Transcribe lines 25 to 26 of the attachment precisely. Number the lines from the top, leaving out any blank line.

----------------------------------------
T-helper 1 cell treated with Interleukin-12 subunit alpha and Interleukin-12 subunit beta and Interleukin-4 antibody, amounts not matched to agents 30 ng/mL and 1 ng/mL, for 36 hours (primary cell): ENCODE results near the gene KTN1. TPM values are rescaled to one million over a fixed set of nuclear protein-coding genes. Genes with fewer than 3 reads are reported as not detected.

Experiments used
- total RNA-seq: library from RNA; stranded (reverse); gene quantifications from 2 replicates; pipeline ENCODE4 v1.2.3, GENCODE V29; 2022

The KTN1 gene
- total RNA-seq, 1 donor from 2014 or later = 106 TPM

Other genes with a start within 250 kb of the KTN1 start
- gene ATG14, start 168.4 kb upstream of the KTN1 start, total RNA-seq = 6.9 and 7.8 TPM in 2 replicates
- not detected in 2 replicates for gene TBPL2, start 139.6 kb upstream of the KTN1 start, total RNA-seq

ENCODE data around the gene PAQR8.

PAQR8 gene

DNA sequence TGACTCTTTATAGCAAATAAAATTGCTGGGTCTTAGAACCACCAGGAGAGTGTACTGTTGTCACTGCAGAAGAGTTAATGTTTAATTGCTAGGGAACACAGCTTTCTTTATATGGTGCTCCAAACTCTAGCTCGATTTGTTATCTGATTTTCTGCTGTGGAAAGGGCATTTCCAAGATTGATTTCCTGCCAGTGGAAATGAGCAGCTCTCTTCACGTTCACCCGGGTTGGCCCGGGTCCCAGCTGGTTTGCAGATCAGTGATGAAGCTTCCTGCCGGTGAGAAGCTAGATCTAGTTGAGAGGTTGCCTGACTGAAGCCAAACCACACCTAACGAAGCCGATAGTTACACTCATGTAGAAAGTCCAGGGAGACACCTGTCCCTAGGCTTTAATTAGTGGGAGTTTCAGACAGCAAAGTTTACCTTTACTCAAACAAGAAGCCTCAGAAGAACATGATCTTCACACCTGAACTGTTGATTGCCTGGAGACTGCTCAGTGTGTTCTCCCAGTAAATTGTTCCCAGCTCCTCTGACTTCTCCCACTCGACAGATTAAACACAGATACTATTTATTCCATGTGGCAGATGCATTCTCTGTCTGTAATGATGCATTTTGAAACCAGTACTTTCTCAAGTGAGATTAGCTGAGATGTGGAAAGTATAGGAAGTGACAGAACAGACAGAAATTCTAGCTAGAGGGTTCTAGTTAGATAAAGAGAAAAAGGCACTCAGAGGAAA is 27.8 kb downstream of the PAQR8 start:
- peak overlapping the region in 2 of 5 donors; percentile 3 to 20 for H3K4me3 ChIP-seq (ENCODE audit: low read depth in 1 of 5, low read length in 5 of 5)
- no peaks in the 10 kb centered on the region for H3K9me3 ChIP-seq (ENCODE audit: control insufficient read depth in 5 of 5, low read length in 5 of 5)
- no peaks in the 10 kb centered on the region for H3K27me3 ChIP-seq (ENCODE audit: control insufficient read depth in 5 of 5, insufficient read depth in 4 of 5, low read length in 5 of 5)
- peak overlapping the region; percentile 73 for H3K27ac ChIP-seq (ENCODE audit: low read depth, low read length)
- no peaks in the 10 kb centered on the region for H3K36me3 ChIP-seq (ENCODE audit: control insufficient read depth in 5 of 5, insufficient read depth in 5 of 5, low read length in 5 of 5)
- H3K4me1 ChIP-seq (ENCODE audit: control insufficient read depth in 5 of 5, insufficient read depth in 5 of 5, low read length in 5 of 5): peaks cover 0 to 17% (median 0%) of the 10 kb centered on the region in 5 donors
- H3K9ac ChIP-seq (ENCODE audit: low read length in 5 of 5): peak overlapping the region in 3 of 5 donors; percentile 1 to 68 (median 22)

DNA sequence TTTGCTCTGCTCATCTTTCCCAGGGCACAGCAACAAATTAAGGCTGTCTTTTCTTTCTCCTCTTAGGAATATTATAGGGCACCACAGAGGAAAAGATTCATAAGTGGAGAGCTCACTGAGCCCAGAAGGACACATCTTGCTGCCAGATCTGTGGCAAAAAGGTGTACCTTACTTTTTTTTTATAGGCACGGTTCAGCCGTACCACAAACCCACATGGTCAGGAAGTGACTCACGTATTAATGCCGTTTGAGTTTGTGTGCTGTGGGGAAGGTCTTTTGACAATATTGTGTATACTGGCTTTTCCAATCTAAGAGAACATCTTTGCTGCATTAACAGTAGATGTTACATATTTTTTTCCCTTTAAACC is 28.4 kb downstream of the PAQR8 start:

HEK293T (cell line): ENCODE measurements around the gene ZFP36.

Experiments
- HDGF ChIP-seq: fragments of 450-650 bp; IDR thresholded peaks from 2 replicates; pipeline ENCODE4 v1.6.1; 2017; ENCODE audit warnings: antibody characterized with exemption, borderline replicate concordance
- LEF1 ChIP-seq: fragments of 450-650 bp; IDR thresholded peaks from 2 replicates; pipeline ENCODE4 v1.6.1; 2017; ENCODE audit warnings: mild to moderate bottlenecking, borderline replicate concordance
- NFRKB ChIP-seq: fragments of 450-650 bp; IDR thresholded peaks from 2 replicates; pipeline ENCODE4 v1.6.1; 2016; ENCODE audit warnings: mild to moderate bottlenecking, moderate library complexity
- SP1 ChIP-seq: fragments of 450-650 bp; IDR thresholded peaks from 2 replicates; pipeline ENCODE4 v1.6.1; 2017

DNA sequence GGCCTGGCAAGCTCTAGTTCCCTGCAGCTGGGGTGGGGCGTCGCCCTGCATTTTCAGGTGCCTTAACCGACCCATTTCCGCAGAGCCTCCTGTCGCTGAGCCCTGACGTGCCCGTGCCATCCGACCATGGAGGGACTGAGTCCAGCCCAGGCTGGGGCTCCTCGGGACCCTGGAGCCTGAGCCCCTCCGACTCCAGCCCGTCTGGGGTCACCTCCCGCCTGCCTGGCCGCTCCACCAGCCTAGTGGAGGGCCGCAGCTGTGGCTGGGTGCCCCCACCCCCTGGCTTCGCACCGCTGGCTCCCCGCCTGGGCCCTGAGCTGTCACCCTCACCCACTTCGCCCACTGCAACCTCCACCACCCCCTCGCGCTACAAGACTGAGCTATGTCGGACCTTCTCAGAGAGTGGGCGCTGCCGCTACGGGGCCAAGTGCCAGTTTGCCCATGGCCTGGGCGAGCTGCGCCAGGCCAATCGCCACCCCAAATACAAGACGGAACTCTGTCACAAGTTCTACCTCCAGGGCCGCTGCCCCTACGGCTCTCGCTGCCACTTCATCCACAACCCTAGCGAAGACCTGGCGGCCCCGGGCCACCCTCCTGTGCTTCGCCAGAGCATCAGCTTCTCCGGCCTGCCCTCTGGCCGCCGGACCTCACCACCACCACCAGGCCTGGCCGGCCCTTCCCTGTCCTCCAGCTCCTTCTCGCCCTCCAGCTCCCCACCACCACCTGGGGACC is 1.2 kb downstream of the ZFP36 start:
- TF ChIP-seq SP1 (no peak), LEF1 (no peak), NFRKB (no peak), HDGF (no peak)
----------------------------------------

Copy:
- SP1 ChIP-seq: fragments of 450-650 bp; IDR thresholded peaks from 2 replicates; pipeline ENCODE4 v1.6.1; 2017

DNA sequence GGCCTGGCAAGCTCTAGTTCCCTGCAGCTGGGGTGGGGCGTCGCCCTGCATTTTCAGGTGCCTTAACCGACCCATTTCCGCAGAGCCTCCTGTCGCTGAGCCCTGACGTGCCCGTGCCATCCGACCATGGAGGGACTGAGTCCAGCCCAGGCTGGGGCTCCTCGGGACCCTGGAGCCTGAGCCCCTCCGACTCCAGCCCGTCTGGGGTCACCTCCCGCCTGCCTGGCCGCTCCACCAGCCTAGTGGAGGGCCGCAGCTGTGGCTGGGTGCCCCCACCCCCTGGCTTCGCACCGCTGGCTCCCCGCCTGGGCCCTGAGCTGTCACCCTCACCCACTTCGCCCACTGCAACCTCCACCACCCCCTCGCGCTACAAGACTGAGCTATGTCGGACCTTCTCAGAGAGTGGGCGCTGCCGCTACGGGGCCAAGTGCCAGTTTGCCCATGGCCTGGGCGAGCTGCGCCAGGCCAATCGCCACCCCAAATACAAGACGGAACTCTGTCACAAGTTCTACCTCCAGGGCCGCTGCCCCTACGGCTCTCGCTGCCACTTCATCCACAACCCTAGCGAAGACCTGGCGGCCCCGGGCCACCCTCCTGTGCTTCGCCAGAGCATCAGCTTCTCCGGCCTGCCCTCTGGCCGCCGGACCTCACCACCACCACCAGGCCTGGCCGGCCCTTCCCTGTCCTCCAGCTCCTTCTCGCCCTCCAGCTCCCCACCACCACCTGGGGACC is 1.2 kb downstream of the ZFP36 start: